It dawned on me whilst watching England limp to a draw against the Republic of Ireland last week that I'll probably never see a team I support win anything meaningful.
I remember my first time at St. James’ Park; the sea of faces trained on the green square in the middle, a man doing a Native American style war-cry from up in the East Stand, the smell of yeast from the brewery mixing with the pungent whiff of armpits, cigar smoke and the tang of Bovril.
I stood and watched as Ian Rush put the ball in our net twice. I simply rolled my eyes, tutted and said, ‘What’s he like eh?’, not realising that the other 33,000 fans’ happiness for the rest of the weekend had been destroyed. I also came to realise that their hopes of being happy for the rest of the weekend had rested almost entirely on the shoulders of Billy Whitehurst. The only thing that mattered to me at the time however, was that I was having a lovely day out.
The more games I watched live, the more invested I got and the more swear words I learned. I soon realised that going to football was very rarely a nice day out. I came to realise that it was actually the equivalent of paying someone thirty five pound without knowing if in return, they’d give you a crate of Brown Ale or a punch in the face.
Instead of gazing wistfully at the pitch as I had done from the Leazes end during the Liverpool game, I gazed down from the East Stand as Trevor Steven scored Everton’s third and fourth goals on Boxing day in 1986, feeling myself getting a little bit irritated. ‘I’m not enjoying this very much’, I thought. And so it went, Newcastle United and its inimitable brand of perpetual disappointment was in my blood.
The Steve Nicol hat-trick on the telly followed, then John Cornwell’s hair, Tony Cottee’s hat-trick, Dave Beasant, Frank Pingel’s seemingly-eternal grimace and ultimately relegation. I had watched excitedly as Coventry City lifted the FA Cup in 1987 and again as Wimbledon did the same in 1988 – underdogs – dreaming that one day I would watch a Newcastle Captain lift a trophy of the same magnitude.
Even though I enjoyed maybe one in five Newcastle games in the mid-to-late eighties, I kept coming back; I kept on believing in miracles. Even when Newcastle were almost relegated to the third division, I was there on the terraces smiling, cheering, jumping about like I’d won the Postcode Lottery when Liam O’Brien stuck out a leg to give us the lead against Bristol City in Kevin Keegan’s first game in charge.
Then it happened. Keegan built a team I could barely believe was happening. Looking back, I can still hardly believe a team in Black and White who weren’t Juventus could play such exhilarating football. A team that in the latter half of 1995, swept all in front of it. But even with the likes of Beardsley, Ferdinand, Ginola and Asprilla – Newcastle came up five points short at the end of the 95/96 season. Humiliated in the 1996 Community Shield and 2nd in the league again in 1997. Coming third in both FA cup finals in 1998 and 1999 with a limp showing in each of the 2004 UEFA Cup Semi-final and a couple of quarter finals in the ensuing years.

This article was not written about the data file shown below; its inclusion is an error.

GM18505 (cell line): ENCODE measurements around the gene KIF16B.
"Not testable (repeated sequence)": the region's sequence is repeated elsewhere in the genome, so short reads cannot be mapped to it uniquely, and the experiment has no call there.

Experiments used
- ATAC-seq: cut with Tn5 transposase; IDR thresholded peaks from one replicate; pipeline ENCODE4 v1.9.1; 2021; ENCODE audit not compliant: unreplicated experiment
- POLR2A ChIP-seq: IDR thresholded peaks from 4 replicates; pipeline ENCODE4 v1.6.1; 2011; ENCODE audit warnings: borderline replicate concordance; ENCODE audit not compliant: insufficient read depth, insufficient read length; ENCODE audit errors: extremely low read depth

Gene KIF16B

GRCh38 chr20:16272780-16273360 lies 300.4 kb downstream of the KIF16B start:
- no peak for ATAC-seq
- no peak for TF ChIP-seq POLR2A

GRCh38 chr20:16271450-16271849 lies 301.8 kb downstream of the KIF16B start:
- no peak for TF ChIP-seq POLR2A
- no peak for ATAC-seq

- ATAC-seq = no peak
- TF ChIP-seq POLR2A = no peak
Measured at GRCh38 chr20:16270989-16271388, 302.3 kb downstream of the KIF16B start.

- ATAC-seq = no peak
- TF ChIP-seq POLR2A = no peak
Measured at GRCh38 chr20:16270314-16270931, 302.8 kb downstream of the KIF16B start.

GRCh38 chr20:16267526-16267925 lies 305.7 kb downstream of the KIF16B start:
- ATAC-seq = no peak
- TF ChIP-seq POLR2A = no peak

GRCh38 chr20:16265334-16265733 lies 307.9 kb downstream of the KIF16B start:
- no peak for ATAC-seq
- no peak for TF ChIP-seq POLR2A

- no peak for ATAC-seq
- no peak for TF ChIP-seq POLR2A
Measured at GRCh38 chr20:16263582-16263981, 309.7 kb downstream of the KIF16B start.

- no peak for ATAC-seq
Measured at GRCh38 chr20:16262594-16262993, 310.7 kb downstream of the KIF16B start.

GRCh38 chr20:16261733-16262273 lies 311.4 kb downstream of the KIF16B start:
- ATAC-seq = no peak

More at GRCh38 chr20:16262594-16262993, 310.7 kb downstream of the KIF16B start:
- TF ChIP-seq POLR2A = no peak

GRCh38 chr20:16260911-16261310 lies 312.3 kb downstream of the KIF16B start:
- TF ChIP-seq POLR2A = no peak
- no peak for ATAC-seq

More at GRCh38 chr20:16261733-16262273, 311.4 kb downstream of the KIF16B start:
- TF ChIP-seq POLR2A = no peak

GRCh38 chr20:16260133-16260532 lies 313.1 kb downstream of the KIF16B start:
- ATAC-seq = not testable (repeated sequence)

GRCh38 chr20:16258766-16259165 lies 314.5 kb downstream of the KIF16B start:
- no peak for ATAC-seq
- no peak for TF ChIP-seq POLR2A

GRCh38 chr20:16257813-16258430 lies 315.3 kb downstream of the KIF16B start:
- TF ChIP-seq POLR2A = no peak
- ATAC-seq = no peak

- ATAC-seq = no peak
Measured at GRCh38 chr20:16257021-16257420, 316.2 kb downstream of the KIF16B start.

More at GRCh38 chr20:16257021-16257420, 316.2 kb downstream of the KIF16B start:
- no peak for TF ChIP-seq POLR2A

I look at the likes of Chelsea and Manchester United lifting trophies year in year out and wonder what it must feel like to have won that much and still feel absolutely gutted to lose to Brighton in an FA Cup third round tie.
Surely winning a trophy would be a bit like completing a computer game you’ve been playing for thirty years. Finally beating the end of level boss and seeing that screen with a burst of fireworks telling you ‘well done’ and that you have ‘saved the world’. Wouldn’t winning a trophy be like that? Wouldn’t the following season be a bit ‘so what’, been there, done that?
The point of this article however is as I said at the start, England’s performance against the Republic of Ireland last week. As with Newcastle United, I watch England with as much fervour and anticipation of winning something whenever we qualify for a major competition.
And in much the same way as Newcastle players do, the England players end up running about with confused expressions and getting outwitted by players who have day jobs. These are the same players I watch playing for Manchester United and Liverpool, tearing the Newcastle defence to shreds – allowing the likes of Denmark and Northern Ireland to do the same to them.
I’ve seen England in many quarter finals and even a few Semi-Finals only for them to capitulate in a Newcastle United fashion and humbly shuffle out of the side door on penalties.
So, with Aláin Pardieu firmly in place for next season, I propose that we do away with the Magpie as our club mascot and replace it with a Raven; Edgar Allen Poe’s raven to be precise.
Maybe then, when we finish mid-table next season and get knocked out of both cups early on, failing where the likes of Swansea, Wigan and Birmingham have triumphed before us, I can sit in my study, much like the narrator of Poe’s famous poem and gaze at that Raven perched on the bust of Sir Bobby Robson above my door, succumbing to my ‘sorrow over wisdom’ and start enjoying football again instead of using all the words I learned at my very first Newcastle game when Ameobi is brought on to ‘change’ the game.
“Will a team that I support ever win a major trophy in my lifetime?”, Quoth the Raven, “Nevermore”.
Wrriten by Peter Nuttall
Other premier league teams are only achieving because of effort from foreign legion players who have the footballing art,unlike the English footballers who only know the basics.